North Carolina grows more sweet potatoes than the rest of the United States combined.
In 2016, North Carolina produced 1.7 billion pounds of sweet potatoes, nearly three times as many as California – the second highest producing state.
California produced 629 million pounds, Mississippi 493 million, Louisiana 152 million and every other state put together produced 180 million pounds.
North Carolina has been the leader in sweet potato production since 1971, according to U.S. Department of Agriculture statistics collected by the Carolina Population Center at UNC, Carolina Demography.
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The 1.7 billion pounds of the Thanksgiving staple in 2016 amount to about 5.3 pounds of sweet potatoes for every American.
Production of sweet potatoes in North Carolina has climbed 144 percent from 2006, according to USDA statistics.
North Carolina produced less than 4 million pounds of sweet potatoes in 2000.
Four North Carolina counties produced more sweet potatoes than the entire state of Louisiana in 2016: Sampson, 272 million pounds; Wilson, 213 million pounds; Nash, 183 million pounds; Johnston, 179 million pounds.
North Carolina’s agricultural industry contributes $84 billion to the state’s economy and employs more than 1 in 6 North Carolina workers, according to the Department of Agriculture & Consumer Services. Two of the state’s lead agricultural products—sweet potatoes and turkeys—will grace many Thanksgiving tables on Thursday, according to the Carolina Demography.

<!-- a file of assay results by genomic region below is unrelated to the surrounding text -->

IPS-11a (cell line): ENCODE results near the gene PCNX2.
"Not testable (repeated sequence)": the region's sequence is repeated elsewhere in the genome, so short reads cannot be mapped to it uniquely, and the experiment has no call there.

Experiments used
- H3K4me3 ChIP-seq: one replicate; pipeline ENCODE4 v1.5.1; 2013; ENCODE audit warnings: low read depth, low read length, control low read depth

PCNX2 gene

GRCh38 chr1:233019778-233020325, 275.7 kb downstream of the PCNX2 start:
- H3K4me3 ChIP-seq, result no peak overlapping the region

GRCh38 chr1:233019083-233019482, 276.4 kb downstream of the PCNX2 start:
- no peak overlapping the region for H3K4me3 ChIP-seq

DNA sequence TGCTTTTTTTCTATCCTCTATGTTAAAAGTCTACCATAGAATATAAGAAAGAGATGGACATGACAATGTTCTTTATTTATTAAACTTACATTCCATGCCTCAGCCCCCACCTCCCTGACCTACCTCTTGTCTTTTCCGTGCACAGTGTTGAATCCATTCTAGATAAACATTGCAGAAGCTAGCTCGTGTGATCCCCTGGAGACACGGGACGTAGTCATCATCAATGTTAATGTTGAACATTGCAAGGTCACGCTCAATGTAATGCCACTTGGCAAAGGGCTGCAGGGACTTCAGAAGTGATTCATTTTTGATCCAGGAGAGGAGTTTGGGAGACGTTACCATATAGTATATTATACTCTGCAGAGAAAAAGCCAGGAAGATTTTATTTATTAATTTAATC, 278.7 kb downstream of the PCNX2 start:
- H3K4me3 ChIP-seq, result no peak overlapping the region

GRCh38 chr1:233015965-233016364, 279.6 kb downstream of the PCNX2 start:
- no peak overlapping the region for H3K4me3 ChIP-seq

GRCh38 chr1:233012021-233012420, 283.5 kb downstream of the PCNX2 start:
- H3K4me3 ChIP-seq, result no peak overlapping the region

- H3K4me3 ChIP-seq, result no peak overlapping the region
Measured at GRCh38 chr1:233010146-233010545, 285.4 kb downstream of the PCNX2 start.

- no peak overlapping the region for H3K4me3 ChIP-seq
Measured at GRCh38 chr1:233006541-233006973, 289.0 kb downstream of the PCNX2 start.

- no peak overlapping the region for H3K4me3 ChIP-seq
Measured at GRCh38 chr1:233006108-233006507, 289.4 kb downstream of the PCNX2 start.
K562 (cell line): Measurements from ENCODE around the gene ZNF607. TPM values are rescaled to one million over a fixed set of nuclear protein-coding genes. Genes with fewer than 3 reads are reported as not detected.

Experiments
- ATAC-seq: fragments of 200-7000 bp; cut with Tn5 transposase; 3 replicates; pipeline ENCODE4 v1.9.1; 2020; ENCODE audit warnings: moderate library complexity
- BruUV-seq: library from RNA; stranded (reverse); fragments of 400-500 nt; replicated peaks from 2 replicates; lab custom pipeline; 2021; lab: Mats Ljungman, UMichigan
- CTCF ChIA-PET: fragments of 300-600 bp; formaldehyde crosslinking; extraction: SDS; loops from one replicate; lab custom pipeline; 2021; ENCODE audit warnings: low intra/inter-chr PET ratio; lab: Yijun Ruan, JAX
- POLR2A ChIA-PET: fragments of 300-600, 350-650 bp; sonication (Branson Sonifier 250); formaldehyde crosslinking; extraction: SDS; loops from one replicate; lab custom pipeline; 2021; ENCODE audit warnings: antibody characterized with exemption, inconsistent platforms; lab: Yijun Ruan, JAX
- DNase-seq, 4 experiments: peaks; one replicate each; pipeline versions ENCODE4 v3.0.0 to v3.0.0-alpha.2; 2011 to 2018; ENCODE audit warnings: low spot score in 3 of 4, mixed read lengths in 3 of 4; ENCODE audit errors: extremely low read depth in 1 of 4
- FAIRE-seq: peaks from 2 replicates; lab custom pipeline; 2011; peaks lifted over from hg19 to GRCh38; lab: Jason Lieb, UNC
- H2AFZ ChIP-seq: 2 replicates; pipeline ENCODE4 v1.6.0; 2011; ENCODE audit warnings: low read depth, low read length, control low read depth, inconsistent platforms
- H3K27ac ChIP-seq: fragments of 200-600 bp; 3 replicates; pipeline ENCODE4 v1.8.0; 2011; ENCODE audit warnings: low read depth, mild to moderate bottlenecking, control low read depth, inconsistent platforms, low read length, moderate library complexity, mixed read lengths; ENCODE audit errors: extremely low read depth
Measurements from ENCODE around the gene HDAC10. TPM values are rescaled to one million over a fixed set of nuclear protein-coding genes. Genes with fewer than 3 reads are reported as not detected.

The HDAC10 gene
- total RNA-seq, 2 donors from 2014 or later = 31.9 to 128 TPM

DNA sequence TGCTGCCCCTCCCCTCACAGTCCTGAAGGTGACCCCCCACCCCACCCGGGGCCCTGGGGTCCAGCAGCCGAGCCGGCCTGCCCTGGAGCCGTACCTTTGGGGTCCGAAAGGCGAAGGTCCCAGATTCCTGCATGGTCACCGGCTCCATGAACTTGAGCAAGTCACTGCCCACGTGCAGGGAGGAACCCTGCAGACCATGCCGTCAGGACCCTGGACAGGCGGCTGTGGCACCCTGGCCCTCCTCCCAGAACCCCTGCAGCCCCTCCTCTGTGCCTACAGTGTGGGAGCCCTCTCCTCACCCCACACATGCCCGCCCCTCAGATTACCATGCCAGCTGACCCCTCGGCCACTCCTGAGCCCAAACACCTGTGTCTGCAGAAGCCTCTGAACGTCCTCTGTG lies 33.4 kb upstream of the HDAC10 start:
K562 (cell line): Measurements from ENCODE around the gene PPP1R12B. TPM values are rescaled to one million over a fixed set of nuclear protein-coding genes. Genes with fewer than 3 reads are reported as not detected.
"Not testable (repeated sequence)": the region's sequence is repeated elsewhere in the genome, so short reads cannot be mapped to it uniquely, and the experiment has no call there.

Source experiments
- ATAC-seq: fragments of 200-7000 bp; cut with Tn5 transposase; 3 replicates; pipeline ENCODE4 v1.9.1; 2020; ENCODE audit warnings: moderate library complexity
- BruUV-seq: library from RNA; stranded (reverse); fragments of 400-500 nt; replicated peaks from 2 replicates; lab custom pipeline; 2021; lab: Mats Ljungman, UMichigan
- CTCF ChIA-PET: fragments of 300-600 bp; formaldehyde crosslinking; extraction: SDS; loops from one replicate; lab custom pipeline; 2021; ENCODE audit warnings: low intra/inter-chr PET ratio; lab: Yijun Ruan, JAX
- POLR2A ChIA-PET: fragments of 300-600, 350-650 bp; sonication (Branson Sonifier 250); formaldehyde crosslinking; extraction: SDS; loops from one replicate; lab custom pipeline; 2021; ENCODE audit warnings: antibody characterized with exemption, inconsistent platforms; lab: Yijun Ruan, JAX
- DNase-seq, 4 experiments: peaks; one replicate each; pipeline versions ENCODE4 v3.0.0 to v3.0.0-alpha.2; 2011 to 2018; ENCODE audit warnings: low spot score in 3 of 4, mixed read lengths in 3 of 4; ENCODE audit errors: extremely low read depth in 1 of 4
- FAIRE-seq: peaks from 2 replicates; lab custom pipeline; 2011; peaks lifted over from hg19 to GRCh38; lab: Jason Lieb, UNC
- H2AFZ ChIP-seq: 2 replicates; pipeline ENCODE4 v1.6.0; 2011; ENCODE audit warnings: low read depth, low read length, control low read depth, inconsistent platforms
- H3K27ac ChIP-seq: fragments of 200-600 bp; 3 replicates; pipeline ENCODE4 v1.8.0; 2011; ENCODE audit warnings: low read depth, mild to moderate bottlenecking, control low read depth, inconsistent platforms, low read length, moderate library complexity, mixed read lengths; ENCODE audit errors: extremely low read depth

North Carolina was still well ahead of the rest of the country in sweet potato production in 2016, despite Hurricane Matthew, which devastated several farms across the state.
In Johnston County, which has about 110,000 acres of cropland producing corn, cotton, soybeans, wheat, tobacco, peanuts, sweet potatoes and other commodities, losses from the storm’s heavy rain and extensive flooding were expected to top $19 million.
The worst of the loss was high-value crops including sweet potatoes, one of the most vulnerable crops to storms.
Power outages and heavy rain damaged crops still in the field and sweet potatoes being stored. A farmer can safely store a harvested sweet potato for up to 12 months.
About half of Johnston’s crop was still in the ground before Hurricane Matthew hit in October 2016. Any fields covered in floodwaters were a total loss.